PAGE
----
The Yankees dig the longball. They lead the major leagues with 46 homers, 10 more than any other team despite being tied for the fewest games played at 27. Of the 31 players with at least six home runs in the young season, five — Robinson Cano, Curtis Granderson, Russell Martin, Jorge Posada, Mark Teixeira — are Yankees; no other team has more than three. Cano, Granderson and Teixeira are three of the eight players with at least eight homers; no other team has more than one. They are dominating the category.
Not surprisingly, the Yankees lead the majors in scoring at 5.41 runs per game, and they owe a greater percentage of their runs to home runs than any other team as well. In his AL East rundown today at Baseball Prospectus, Bible friend and River Avenue Bluesman Ben Kabak discusses some of the handwringing around this particular fact:
Can a team hit too many home runs? It might be the most efficient way of scoring runs, but it’s over and done with very quickly. Those who fear the home run worry that it kills rallies; just recently in fact, the Daily News' Anthony McCarron worried that the AL East-leading New York Yankees were too reliant on home runs.
At the time, Yankee manager Joe Girardi dismissed the suggestion. "A lot of our runs have scored on home runs," the skipper said. "There's nothing wrong with that. Scoring runs in bunches is not a bad thing—it can be tough on clubs to recover and we feel we have a pretty good bullpen."
Kabak presents a table showing the percentage of runs each team in the division is getting via home runs, what former BP colleague Joe Sheehan termed "The Guillen Number," so named because recent White Sox teams have actually been much more reliant on homers than their skipper's smallball tendencies would have you believe. Here's the table for the entire American League:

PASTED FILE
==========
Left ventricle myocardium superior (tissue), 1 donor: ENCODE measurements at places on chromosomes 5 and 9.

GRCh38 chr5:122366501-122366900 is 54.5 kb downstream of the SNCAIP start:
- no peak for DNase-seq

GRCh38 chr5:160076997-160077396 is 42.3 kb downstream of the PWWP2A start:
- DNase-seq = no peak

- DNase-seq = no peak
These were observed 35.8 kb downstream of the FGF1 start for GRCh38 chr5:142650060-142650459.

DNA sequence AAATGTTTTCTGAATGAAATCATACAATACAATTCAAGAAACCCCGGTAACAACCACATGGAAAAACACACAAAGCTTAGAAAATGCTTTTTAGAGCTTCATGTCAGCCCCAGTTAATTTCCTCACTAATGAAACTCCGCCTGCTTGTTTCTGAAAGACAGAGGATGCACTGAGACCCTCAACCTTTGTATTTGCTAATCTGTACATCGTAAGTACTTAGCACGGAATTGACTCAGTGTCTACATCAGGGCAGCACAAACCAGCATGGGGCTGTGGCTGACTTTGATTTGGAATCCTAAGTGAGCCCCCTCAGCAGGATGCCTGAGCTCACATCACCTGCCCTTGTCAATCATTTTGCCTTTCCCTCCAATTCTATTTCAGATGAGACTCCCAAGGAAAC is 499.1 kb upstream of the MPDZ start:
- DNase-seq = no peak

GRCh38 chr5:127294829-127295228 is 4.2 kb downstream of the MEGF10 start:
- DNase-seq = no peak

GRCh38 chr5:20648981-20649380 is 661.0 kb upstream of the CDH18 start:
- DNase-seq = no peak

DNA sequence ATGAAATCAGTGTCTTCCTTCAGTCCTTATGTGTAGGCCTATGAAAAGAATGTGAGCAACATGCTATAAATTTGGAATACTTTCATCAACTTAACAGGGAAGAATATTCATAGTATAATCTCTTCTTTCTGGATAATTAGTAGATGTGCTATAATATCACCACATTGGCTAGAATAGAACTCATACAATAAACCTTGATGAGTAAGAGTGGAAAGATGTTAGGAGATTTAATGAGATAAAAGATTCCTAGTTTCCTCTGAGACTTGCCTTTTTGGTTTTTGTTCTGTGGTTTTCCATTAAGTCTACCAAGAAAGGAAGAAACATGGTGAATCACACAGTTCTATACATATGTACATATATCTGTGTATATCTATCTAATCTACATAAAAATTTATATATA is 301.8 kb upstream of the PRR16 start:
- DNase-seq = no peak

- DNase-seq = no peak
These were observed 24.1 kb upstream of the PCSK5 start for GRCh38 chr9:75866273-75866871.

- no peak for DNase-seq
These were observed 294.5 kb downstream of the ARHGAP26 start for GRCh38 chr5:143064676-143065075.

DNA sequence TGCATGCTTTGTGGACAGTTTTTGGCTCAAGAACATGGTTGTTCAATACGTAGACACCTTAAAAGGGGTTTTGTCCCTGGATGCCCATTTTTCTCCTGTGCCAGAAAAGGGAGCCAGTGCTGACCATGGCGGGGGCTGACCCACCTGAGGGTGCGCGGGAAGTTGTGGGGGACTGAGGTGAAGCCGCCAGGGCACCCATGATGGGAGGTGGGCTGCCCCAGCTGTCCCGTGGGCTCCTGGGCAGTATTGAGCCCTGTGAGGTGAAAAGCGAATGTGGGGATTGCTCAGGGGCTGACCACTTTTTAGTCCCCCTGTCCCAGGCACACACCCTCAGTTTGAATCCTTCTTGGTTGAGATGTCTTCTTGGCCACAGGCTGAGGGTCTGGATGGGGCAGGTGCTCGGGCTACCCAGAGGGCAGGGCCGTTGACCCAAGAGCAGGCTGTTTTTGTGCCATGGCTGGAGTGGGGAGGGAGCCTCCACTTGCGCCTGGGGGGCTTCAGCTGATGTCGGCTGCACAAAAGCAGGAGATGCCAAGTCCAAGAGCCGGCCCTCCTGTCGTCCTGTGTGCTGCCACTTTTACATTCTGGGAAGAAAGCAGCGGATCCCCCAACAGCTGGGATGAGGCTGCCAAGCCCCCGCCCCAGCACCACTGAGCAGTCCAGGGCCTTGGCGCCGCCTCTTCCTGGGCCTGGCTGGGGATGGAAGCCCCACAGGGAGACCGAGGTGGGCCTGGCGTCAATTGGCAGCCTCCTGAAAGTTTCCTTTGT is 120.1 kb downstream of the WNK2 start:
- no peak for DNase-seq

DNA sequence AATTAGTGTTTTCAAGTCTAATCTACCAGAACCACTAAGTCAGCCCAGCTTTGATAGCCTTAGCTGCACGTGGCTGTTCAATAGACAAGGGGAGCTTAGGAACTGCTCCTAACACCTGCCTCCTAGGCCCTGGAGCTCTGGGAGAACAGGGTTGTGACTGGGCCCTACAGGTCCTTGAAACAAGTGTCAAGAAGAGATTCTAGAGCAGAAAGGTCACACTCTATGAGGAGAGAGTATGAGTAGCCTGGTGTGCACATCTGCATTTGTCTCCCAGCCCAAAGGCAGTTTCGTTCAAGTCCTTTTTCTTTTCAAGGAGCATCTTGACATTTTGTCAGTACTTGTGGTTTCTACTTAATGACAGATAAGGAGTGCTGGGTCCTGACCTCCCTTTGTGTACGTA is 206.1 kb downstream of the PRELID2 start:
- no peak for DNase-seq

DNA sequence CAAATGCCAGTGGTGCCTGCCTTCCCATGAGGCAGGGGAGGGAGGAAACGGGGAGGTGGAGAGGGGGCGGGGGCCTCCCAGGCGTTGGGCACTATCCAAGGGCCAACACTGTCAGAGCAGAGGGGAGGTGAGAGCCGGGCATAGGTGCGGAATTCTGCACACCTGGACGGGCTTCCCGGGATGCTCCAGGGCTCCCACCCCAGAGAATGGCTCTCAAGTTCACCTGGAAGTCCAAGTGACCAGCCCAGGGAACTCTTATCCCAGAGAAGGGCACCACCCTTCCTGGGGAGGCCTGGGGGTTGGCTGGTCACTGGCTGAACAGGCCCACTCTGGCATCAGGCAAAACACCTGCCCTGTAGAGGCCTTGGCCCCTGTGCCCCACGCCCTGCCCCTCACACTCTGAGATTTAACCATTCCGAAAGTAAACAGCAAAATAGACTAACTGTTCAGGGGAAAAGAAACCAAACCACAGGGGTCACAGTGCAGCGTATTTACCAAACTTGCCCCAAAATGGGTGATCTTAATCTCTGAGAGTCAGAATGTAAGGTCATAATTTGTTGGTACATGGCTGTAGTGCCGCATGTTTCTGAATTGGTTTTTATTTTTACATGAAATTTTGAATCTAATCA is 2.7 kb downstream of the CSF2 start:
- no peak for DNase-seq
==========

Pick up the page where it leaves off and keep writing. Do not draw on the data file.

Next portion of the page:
That 55.5 percent would be a major league record, outdoing last year's Blue Jays, who at 53.1 percent demolished the previous major league high, set by the 2005 Rangers (47.8 percent). As I noted when I dug that up at BP, the Guillen Number isn't something which itself tells you whether a team is good or bad; since 1954, the correlation between winning percentage and the percentage of runs via homers is just .16. It's more descriptive than anything else.
In the case of last year's Blue Jays, whose 257 home runs ranked third all-time, it was a problem, because the team ranked 10th in the league in walks, 11th in batting average, and 12th in on-base percentage; thus, they produced a fairly one-dimensional offense even as they ranked sixth in scoring. As Kabak notes, the Yankees are doing just fine at putting runners on base with their .340 OBP, which ranks second in the AL and third in the majors: "[N]o one in the Bronx should be complaining about how those runs have been plated."
The 2010 Yankees ranked third in the AL in the Guillen number at 38.2 percent, just as they ranked third in the league in homers at 201. That didn't even crack the top 10 in Yankees history:
Now that's a list, with six pennant winners and three World Champions. Right now there's no reason to think the 2011 Yankees can't join that elite company doing things just as they are when it comes to the home run.